Have you watched the Notebook documentary, Glen’s Village? Were you moved by the story of Glen’s journey from the streets of West Philadelphia to the University of Pennsylvania?
The Philadelphia Public School Notebook is seeking to bring Glen's Village to a wider audience – particularly to education professionals and advocates who work with children affected by trauma. We are raising funds to distribute the film by launching our first crowd-funding campaign at http://igg.me/at/glensvillage.
Glen’s Village, produced by the Notebook and 5th Borough Films, immerses viewers in Glen's West Philadelphia neighborhood and the nearby Penn campus in University City. Although just a few blocks apart, the two communities might as well be separated by oceans. Glen's journey from being a 9th-grade troublemaker dealing crack cocaine on the streets to attending an Ivy League institution is filled with bumps, bruises, and redemption.
OpEd: Massive tax increases would kill Pennsylvania jobs Philadelphia Business Journal
Who's hiring teachers for 2015/2016 in Philly? For education job postings, visit jobs.thenotebook.org
It was near the end of the school year, and parent Heather McFadyen thought her honor-roll son Jonathon was doing fine as he cruised toward finishing 8th grade at LaBrum Middle School in the Northeast.
But then her phone lit up with a text message from his teacher, Sandra Knight.
It was a reminder to check her child’s grade book, where she saw Jonathon had missed some assignments. She got on his case.
Lawmakers put drillers before our students, education official says at rally Lehigh Valley Live
Testing under scrutiny in Pa. House hearing Post-Gazette
Four unintended consequences of using standardized test scores to evaluate teachers Washington Post Answer Sheet
Wolf meets with Republican legislators about Pennsylvania budget AP via the Inquirer
Schools with tough tests send more low-income kids to college The Educated Reporter
Common sense might suggest that the best early-childhood programs would do better financially.
But a new study finds that providers in Southeastern Pennsylvania have little fiscal incentive to reach for high quality.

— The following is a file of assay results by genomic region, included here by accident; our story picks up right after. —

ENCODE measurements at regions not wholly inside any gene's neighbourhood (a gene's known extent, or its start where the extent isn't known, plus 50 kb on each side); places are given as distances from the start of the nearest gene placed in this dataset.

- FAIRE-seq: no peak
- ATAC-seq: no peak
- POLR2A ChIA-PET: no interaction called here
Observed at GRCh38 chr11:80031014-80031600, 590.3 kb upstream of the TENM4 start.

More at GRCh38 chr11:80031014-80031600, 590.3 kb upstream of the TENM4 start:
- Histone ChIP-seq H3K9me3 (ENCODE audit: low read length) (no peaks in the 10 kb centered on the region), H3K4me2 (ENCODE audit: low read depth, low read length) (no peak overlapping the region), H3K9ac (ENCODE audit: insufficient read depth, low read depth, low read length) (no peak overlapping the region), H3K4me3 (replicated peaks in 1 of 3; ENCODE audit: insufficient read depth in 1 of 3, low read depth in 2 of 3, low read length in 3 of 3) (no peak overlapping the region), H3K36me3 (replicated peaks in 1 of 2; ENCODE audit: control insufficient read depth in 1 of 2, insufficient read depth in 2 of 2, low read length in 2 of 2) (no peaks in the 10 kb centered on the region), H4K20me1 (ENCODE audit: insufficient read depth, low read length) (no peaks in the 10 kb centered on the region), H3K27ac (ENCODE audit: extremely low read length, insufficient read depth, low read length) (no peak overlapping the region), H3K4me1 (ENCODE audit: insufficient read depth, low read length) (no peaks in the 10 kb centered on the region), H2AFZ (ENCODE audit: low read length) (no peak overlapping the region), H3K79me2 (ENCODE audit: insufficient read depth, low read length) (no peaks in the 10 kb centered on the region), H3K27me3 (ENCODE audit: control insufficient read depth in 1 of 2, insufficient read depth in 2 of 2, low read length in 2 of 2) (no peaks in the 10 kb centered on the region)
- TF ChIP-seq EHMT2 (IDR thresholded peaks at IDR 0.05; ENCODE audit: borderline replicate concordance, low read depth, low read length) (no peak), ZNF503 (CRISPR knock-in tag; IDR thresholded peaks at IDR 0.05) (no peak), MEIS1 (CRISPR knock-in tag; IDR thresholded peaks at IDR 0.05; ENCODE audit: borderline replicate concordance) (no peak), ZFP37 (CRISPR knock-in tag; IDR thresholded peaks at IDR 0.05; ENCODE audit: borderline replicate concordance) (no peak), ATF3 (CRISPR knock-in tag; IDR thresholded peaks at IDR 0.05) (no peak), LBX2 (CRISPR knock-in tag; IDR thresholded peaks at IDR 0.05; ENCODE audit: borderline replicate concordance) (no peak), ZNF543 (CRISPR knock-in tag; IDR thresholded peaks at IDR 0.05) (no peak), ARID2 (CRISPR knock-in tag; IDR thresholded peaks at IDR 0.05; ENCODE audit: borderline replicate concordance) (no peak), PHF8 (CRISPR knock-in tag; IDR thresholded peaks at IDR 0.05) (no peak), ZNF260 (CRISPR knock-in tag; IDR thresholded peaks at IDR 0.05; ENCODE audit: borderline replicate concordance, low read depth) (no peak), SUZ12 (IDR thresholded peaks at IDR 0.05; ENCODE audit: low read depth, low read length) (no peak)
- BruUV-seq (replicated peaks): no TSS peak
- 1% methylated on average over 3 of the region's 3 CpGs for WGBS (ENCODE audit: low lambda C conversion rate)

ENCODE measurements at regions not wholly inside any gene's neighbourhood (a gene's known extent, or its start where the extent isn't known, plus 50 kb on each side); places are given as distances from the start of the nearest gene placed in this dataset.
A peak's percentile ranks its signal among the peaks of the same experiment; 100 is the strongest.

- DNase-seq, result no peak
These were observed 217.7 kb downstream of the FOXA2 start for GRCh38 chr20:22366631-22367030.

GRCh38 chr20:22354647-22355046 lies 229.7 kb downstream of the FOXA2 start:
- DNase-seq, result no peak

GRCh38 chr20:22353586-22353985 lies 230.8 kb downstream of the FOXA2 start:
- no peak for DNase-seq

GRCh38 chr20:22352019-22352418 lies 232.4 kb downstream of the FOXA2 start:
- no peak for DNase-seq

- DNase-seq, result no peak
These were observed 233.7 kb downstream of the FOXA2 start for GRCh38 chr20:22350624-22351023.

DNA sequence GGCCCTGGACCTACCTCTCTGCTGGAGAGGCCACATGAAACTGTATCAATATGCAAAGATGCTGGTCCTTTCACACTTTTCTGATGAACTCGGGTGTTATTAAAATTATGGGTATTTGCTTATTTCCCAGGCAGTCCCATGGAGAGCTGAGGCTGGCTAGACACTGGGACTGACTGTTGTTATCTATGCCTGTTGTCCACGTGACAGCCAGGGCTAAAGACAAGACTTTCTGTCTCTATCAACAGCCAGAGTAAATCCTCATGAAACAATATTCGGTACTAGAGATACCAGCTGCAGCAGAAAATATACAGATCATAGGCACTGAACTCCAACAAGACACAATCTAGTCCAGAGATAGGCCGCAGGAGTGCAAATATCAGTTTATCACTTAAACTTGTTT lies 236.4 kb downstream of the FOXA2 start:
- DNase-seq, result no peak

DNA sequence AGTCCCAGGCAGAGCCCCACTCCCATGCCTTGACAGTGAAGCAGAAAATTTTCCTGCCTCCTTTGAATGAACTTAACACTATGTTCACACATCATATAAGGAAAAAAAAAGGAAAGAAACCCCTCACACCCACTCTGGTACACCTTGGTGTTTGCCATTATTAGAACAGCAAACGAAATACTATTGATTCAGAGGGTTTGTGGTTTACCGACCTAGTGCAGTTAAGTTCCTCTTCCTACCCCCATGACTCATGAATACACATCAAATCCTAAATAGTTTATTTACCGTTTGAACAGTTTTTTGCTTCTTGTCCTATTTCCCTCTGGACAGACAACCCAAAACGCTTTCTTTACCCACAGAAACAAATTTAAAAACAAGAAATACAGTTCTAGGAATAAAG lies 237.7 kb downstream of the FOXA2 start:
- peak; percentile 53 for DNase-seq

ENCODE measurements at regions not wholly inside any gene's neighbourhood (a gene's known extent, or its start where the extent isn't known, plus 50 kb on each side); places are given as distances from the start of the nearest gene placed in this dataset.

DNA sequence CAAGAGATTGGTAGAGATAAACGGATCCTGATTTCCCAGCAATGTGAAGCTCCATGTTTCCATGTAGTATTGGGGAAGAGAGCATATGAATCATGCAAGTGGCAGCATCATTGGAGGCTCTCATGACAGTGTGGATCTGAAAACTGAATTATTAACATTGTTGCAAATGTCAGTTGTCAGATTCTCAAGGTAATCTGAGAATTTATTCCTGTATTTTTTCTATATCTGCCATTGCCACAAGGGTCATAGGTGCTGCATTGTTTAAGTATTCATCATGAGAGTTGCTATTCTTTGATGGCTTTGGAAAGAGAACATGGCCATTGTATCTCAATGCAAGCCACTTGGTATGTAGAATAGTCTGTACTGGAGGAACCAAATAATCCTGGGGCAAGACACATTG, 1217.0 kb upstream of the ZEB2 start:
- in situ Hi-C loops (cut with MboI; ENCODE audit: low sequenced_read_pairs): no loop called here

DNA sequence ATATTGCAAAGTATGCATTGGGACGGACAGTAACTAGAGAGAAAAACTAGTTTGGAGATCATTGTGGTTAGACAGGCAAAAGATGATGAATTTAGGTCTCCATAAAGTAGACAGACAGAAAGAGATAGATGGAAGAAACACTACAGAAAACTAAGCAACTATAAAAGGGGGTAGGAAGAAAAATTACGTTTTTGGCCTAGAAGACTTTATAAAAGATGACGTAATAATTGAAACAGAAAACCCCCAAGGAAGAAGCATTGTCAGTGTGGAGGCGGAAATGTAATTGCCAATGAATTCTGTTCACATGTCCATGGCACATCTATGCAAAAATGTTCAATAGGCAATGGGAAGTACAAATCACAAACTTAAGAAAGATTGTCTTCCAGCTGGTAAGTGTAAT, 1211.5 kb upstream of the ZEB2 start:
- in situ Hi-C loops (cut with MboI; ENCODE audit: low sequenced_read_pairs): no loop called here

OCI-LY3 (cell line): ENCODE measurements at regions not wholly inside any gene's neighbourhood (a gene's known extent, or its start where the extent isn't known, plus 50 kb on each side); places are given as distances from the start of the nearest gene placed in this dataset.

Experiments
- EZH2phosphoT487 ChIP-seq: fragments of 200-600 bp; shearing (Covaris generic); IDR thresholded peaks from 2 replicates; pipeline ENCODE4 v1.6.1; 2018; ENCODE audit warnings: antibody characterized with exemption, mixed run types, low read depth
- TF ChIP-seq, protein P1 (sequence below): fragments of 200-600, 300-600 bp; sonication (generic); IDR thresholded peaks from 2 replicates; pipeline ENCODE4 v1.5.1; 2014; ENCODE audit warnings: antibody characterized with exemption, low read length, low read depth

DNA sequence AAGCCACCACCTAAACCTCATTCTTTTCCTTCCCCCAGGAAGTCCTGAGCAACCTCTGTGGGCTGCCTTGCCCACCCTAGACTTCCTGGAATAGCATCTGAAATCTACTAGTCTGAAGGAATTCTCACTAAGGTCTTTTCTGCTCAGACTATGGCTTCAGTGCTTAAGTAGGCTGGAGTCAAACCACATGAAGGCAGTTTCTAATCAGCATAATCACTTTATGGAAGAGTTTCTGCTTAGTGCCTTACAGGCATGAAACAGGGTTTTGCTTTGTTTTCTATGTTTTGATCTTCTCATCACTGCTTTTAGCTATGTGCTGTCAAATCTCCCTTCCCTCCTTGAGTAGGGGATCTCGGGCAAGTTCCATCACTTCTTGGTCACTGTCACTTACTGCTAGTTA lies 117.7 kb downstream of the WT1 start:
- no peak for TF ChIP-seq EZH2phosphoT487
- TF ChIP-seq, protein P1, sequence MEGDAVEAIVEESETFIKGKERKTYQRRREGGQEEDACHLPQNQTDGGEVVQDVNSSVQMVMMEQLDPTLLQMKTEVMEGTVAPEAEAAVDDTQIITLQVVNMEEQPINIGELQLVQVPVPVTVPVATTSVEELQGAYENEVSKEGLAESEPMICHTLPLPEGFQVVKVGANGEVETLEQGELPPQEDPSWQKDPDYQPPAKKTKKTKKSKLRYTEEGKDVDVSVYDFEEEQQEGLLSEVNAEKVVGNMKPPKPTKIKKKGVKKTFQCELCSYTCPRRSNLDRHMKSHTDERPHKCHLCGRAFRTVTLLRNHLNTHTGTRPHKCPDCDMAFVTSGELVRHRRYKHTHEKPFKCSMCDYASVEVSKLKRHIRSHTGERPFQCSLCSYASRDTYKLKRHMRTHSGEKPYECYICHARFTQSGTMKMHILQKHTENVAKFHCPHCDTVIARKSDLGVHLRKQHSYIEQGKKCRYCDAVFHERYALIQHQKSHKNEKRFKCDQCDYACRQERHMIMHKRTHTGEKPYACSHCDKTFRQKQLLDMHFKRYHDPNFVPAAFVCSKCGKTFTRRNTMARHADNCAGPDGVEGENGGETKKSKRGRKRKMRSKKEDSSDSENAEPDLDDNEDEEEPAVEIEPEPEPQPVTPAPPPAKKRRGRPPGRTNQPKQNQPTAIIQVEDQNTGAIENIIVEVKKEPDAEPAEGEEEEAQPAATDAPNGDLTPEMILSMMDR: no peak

A Nonprofit Finance Fund study of nearly 150 early-care and education programs in the Philadelphia area found that all of them – no matter their quality rating – operated on razor-thin margins.
So for operators, it's more of a moral choice than a fiscal one to offer robust programming run by college-educated, certified teachers.
Messages from the state budget mess Daily News
Organization: Wolf, GOP offer similar property tax relief plans Delco Daily Times
Impoverished county schools score low on academic performance profile Republican Herald
Teaching Center Key and Peele
Why Nate Silver's 538 blog is wrong about teacher evaluation Washington Post Answer Sheet
Come to World Cafe Live to give kids a chance to see other kids’ talent in action at the School of Rock AllStars performance. The show is made up of young music students who have performed multiple concerts and who their school plugs as “simply some of the best young musicians in the country.” The show starts at 7 p.m.
Tuesday night in Gorgas Park is filled with fun for kids. First, there’s a kid-friendly concert by Philly band The Plants. Then, at 7 p.m. snacks and activities will be available while kids wait for the sun to go down and the screening of Big Hero 6 to begin.
This summer, Shakespeare in Clark Park is presenting The Winter’s Tale every day from July 29 to Aug. 2. The free show will entertain audiences with the comic and tragic story about royals Leontes and Polixenes. The show features established Philadelphia actors alongside blossoming child actors.
P.M. @ P.M. comes back to the Penn Museum on Wednesday for a night of dancing and music from El Caribefunk, a band from Colombia that blends Caribbean music with funk and salsa. The event runs from 5 to 8 p.m. and is free for kids under 6 and museum members, $10 for older non-members.
Progress slows in Pa. budget talks Inquirer
Broaden education policy beyond standardized tests Lancaster Online
Campus suicide and the pressure of perfection New York TImes
The real Atticus Finch Baltimore Sun
The top House Republican says he'll try to override the governor's budget veto if negotiations don't starting yielding consensus.
"We have to look at overriding if we're not going to have a substantive discussion," said House Speaker Mike Turzai during his appearance Monday at the Harrisburg Press Club luncheon.
Turzai said an override should be the "goal" of the GOP-controlled legislature, though he's not sure whether such a move would have the votes to pass.
Gentle introduction to our elders Notebook
Dark money ad blitz surrounds budget debate Post-Gazette